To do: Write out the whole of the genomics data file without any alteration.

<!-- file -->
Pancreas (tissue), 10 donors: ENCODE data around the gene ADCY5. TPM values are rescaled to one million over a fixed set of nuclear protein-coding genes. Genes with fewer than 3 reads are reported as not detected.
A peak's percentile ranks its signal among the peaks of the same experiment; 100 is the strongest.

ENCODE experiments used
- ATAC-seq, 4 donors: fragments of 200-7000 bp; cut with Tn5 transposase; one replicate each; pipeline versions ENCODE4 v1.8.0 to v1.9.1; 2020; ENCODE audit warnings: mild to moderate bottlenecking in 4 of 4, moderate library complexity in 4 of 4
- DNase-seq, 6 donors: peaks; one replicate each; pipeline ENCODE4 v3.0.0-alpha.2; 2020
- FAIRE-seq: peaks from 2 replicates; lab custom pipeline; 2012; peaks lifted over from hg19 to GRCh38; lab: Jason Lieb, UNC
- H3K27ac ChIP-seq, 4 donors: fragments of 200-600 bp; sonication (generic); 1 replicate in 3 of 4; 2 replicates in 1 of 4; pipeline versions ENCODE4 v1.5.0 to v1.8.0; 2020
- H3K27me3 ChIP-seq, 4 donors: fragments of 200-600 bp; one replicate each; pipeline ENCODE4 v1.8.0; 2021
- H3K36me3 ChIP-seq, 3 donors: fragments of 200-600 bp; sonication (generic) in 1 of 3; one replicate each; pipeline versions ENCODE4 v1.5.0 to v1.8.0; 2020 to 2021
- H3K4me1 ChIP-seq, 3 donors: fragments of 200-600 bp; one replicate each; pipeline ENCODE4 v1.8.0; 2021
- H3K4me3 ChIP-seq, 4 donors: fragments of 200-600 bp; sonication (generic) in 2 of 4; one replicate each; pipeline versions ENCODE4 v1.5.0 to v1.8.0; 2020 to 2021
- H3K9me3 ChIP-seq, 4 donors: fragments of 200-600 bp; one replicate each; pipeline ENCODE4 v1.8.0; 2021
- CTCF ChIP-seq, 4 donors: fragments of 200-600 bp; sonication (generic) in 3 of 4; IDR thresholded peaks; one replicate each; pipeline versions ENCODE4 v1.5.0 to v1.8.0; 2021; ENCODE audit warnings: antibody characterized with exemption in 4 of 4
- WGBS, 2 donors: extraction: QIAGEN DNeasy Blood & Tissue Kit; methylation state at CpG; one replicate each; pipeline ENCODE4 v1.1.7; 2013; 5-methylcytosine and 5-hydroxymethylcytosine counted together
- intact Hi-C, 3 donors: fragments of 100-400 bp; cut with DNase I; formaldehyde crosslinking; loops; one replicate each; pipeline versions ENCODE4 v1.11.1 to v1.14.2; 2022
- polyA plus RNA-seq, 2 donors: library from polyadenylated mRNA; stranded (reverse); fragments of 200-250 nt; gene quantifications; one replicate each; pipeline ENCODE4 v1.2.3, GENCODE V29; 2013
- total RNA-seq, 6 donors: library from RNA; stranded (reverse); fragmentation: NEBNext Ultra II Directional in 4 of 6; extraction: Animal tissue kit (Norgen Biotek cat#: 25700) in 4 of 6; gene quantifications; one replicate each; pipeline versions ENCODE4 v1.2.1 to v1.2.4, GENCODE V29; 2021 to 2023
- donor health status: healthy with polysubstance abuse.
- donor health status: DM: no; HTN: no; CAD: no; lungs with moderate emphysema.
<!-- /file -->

Pancreas (tissue), 10 donors: ENCODE data around the gene ADCY5. TPM values are rescaled to one million over a fixed set of nuclear protein-coding genes. Genes with fewer than 3 reads are reported as not detected.
A peak's percentile ranks its signal among the peaks of the same experiment; 100 is the strongest.

ENCODE experiments used
- ATAC-seq, 4 donors: fragments of 200-7000 bp; cut with Tn5 transposase; one replicate each; pipeline versions ENCODE4 v1.8.0 to v1.9.1; 2020; ENCODE audit warnings: mild to moderate bottlenecking in 4 of 4, moderate library complexity in 4 of 4
- DNase-seq, 6 donors: peaks; one replicate each; pipeline ENCODE4 v3.0.0-alpha.2; 2020
- FAIRE-seq: peaks from 2 replicates; lab custom pipeline; 2012; peaks lifted over from hg19 to GRCh38; lab: Jason Lieb, UNC
- H3K27ac ChIP-seq, 4 donors: fragments of 200-600 bp; sonication (generic); 1 replicate in 3 of 4; 2 replicates in 1 of 4; pipeline versions ENCODE4 v1.5.0 to v1.8.0; 2020
- H3K27me3 ChIP-seq, 4 donors: fragments of 200-600 bp; one replicate each; pipeline ENCODE4 v1.8.0; 2021
- H3K36me3 ChIP-seq, 3 donors: fragments of 200-600 bp; sonication (generic) in 1 of 3; one replicate each; pipeline versions ENCODE4 v1.5.0 to v1.8.0; 2020 to 2021
- H3K4me1 ChIP-seq, 3 donors: fragments of 200-600 bp; one replicate each; pipeline ENCODE4 v1.8.0; 2021
- H3K4me3 ChIP-seq, 4 donors: fragments of 200-600 bp; sonication (generic) in 2 of 4; one replicate each; pipeline versions ENCODE4 v1.5.0 to v1.8.0; 2020 to 2021
- H3K9me3 ChIP-seq, 4 donors: fragments of 200-600 bp; one replicate each; pipeline ENCODE4 v1.8.0; 2021
- CTCF ChIP-seq, 4 donors: fragments of 200-600 bp; sonication (generic) in 3 of 4; IDR thresholded peaks; one replicate each; pipeline versions ENCODE4 v1.5.0 to v1.8.0; 2021; ENCODE audit warnings: antibody characterized with exemption in 4 of 4
- WGBS, 2 donors: extraction: QIAGEN DNeasy Blood & Tissue Kit; methylation state at CpG; one replicate each; pipeline ENCODE4 v1.1.7; 2013; 5-methylcytosine and 5-hydroxymethylcytosine counted together
- intact Hi-C, 3 donors: fragments of 100-400 bp; cut with DNase I; formaldehyde crosslinking; loops; one replicate each; pipeline versions ENCODE4 v1.11.1 to v1.14.2; 2022
- polyA plus RNA-seq, 2 donors: library from polyadenylated mRNA; stranded (reverse); fragments of 200-250 nt; gene quantifications; one replicate each; pipeline ENCODE4 v1.2.3, GENCODE V29; 2013
- total RNA-seq, 6 donors: library from RNA; stranded (reverse); fragmentation: NEBNext Ultra II Directional in 4 of 6; extraction: Animal tissue kit (Norgen Biotek cat#: 25700) in 4 of 6; gene quantifications; one replicate each; pipeline versions ENCODE4 v1.2.1 to v1.2.4, GENCODE V29; 2021 to 2023
- donor health status: healthy with polysubstance abuse.
- donor health status: DM: no; HTN: no; CAD: no; lungs with moderate emphysema.